Technology startups must hire skilled scientists and engineers to bring their cutting-edge products to market from the proverbial Silicon Valley garage. But to attract the best and brightest, startups must also regularly compete with established companies for top talent.
Commonly held views on employment choice decision-making suggest that in-demand tech workers choose jobs at established companies that offer the highest salaries and benefits, apparently bypassing resource-constrained startups. But new research co-authored by an expert in technology entrepreneurship and scientific labor markets at Urbana-Champaign University in Illinois offers an alternative theory: Some highly skilled and in-demand tech workers would prefer to join startups despite higher salaries, prospects. lower and riskier. for the long-term survival of the company, as they are attracted to the startup culture and environment.
Non-monetary benefits such as independence, autonomy, and the ability to work on innovative technologies are among the biggest selling points for talented scientists and engineers who refuse to work for a larger technology company in favor of a startup, said business professor Michael Roach. administration at the Gies College of Business in Illinois.
“Some workers are willing to take a lower-paying job in exchange for other benefits, like working for a small business and feeling like they are contributing to the creation of something new and unprecedented,” he said. “For some high-potential tech workers, being employee number 20 is more important than being employee number 2,000.”
The article, published by the journal Management Science, was co-authored by Henry Sauermann of the European School of Management and Technology in Berlin.
Using a longitudinal survey that followed more than 2,300 science and engineering doctoral students to their first job, the researchers found that an individual’s career skills and preferences strongly predicted graduate employment at a startup, as opposed to a company. bigger and with greater size. Established technology company.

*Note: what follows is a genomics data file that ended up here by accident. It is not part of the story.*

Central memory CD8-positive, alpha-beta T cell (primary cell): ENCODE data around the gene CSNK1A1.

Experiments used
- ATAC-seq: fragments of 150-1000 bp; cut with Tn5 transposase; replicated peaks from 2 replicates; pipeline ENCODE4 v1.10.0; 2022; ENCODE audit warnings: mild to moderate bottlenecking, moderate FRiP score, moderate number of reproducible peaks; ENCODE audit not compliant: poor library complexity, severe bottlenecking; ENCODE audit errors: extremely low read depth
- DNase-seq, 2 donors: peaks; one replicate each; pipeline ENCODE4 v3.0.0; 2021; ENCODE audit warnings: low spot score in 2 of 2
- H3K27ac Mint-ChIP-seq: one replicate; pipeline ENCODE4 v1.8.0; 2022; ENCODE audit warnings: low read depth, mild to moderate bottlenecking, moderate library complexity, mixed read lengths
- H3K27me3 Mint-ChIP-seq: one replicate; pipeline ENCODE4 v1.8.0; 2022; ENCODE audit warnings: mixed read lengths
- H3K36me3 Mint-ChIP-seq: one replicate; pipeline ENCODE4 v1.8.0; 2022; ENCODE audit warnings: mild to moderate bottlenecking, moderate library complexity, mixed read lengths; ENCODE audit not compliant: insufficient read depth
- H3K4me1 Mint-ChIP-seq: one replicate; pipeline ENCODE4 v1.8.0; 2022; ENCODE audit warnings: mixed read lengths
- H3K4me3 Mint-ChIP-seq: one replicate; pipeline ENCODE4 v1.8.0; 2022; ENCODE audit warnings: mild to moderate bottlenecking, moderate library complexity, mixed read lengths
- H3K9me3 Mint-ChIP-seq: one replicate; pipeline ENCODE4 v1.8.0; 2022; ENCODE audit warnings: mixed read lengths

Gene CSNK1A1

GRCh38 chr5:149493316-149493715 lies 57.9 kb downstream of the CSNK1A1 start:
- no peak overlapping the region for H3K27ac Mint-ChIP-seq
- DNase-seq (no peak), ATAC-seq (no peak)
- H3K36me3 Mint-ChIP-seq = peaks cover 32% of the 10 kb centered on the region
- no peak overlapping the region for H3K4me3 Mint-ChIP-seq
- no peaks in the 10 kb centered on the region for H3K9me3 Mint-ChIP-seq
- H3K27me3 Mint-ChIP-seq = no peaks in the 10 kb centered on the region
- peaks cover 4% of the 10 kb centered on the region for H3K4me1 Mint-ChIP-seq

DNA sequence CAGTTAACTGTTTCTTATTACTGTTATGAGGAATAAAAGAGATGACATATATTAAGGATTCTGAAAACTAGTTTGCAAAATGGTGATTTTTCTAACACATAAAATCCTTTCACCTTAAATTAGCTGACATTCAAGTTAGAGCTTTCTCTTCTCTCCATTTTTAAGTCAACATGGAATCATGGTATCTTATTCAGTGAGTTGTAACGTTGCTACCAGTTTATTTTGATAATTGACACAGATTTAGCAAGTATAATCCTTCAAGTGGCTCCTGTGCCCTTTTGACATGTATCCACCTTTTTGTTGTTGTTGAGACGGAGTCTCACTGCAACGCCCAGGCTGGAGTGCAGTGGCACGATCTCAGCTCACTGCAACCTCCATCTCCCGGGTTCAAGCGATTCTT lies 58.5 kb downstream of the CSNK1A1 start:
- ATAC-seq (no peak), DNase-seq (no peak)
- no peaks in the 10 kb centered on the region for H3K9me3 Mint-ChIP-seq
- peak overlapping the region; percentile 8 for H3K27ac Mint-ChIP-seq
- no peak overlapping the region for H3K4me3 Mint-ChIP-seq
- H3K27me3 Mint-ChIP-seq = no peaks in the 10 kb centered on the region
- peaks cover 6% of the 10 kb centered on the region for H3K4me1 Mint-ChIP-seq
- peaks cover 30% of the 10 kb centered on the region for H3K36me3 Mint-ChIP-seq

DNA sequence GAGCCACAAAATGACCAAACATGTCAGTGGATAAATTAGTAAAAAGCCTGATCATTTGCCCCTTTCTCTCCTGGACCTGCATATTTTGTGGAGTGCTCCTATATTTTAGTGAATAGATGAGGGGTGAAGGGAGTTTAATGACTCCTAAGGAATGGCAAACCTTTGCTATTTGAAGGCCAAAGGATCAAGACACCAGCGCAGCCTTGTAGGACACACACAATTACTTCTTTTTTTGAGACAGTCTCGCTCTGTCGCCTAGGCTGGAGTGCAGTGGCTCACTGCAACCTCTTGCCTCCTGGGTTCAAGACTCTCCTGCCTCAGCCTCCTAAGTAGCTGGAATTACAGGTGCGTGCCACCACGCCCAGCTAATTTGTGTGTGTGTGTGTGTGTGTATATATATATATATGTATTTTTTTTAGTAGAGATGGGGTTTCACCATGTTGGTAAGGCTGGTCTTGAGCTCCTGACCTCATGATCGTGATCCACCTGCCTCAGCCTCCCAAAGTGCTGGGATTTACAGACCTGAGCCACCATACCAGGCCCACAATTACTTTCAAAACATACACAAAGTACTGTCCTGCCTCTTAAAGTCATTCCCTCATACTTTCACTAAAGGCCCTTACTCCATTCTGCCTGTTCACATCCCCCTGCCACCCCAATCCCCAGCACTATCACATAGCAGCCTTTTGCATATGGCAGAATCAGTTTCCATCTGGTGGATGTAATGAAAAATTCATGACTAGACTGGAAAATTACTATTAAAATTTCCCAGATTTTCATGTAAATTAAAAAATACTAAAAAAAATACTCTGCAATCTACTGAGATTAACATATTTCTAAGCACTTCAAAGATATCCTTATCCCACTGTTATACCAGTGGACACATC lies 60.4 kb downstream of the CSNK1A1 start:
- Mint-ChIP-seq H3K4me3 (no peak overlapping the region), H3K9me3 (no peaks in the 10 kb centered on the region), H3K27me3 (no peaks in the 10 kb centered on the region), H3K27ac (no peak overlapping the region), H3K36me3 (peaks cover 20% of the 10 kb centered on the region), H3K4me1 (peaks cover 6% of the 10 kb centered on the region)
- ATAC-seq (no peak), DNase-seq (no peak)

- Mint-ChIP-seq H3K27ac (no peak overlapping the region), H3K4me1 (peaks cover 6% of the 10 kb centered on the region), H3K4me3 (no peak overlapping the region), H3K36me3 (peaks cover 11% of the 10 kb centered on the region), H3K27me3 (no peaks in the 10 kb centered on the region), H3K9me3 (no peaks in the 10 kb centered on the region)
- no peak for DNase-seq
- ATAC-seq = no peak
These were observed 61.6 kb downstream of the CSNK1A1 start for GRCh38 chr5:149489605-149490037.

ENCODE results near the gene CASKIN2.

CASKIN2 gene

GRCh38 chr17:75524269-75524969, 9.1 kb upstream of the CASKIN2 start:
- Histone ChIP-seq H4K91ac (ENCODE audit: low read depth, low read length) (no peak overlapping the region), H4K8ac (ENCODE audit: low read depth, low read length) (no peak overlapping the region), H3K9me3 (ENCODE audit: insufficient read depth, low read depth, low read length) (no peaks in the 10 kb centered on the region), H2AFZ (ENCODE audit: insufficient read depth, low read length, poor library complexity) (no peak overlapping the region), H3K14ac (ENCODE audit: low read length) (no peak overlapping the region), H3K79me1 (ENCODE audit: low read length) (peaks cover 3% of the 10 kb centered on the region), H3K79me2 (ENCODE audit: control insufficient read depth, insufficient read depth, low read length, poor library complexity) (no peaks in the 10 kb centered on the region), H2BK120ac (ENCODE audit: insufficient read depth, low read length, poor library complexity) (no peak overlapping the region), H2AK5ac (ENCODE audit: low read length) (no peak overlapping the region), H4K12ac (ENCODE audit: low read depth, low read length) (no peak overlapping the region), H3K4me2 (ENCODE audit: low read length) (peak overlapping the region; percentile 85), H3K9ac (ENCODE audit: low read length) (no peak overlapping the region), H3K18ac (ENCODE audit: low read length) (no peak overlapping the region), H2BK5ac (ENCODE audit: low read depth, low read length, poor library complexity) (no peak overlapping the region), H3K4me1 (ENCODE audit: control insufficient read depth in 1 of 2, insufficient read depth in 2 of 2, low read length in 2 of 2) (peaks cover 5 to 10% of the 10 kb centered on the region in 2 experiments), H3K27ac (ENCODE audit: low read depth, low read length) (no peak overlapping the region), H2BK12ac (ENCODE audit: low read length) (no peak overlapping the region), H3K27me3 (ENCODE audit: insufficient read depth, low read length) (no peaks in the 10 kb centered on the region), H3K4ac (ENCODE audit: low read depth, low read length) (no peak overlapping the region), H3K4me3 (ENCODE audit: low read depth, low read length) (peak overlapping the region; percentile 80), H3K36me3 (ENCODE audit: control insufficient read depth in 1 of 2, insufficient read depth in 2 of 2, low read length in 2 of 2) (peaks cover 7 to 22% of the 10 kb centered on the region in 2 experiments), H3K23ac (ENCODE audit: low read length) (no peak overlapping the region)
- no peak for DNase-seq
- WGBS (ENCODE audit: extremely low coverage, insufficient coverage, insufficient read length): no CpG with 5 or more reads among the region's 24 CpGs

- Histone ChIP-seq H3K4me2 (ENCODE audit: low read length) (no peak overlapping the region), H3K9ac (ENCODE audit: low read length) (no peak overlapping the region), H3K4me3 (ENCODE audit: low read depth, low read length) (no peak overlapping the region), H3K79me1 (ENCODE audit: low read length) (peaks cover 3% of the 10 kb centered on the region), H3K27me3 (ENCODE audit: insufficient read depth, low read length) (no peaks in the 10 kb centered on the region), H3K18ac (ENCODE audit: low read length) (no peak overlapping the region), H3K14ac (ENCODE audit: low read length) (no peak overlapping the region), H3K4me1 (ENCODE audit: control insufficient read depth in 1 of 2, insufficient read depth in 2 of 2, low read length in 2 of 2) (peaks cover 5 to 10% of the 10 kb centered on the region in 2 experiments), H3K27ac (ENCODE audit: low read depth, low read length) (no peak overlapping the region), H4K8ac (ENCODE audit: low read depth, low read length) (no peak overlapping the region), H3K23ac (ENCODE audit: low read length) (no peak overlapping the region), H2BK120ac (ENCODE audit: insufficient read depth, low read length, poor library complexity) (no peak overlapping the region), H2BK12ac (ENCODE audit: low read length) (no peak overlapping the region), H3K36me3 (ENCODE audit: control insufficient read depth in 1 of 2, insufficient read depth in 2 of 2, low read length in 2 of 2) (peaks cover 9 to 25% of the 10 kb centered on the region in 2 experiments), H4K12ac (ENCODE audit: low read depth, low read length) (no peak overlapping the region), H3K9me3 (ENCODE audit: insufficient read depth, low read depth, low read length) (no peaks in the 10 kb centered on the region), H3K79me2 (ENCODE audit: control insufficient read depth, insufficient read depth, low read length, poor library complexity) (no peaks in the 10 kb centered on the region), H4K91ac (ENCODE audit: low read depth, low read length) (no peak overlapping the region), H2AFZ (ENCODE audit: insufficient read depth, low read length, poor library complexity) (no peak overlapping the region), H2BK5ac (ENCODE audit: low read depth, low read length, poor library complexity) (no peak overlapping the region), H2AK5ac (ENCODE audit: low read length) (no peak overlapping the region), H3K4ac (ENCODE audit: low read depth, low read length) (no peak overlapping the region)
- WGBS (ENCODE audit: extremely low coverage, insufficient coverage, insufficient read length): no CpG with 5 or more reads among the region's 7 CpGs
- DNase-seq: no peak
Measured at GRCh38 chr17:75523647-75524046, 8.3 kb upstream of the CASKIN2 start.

“There is ample evidence from the US Census and other administrative data showing that small business employees are paid less, which has been interpreted as new businesses being unable to attract highly qualified people,” Roach said. “But we found that new companies are able to hire highly skilled workers even though they pay their new employees about 20% less than established companies.”
The results are consistent with preference-based job classification in that working at a new company may be a better fit for some workers, Roach said.
“We found that career preferences expressed during graduate school strongly predicted startup employment after graduation,” he said. “In other words, if you dream of being on the ground floor of the next Google when you’re in grad school, you’re more likely to work at a startup after graduating. All of this suggests that many people join new companies because of the expected non-monetary benefits that compensate them for a lower salary.
Working at a startup might be a better option for some high-ability STEM workers, Roach said.
“It’s probably not because of the stock options,” he said. “There is a common belief that people work at startups to get rich when the company is successful, but we found that employees are aware that working at a startup is risky and choose it for reasons other than future financial gains.” .
In contrast, those who choose to work at a large company may want the stability, job security and a clear career path that an established company can offer, Roach said.
“Some high-potential workers will prefer to work in a very large company where they know what they are going to do and what their job will be,” he said. “But it’s also true that some high-potential workers prefer a riskier startup environment that offers more autonomy and more interesting work despite lower salaries. This research really addresses these assumptions that high-potential workers seek to maximize their income by choosing the highest salaries. ”By looking at both abilities and preferences, we can unravel them. “
Other analyzes using data from job applications and postings suggest that the pool of workers attracted to employment at startups is large enough that startups can be selective and expand job offerings to scientists and engineers. most talented, according to the newspaper.
“The way the evidence above has been interpreted would lead us to believe that startups are really struggling to hire highly competent people because they can’t pay enough to hire them,” Roach said. “But we show that high-potential workers choose entry-level jobs even if they earn less, suggesting that they derive non-financial benefits from their jobs. Some may simply want to work at a startup, while others may have an entrepreneurial spirit and would like to work at a startup. experience it firsthand, or simply don’t want to be a small cog in a larger machine.
The research was supported by the National Science Foundation and the Ewing Marion Kauffman Foundation.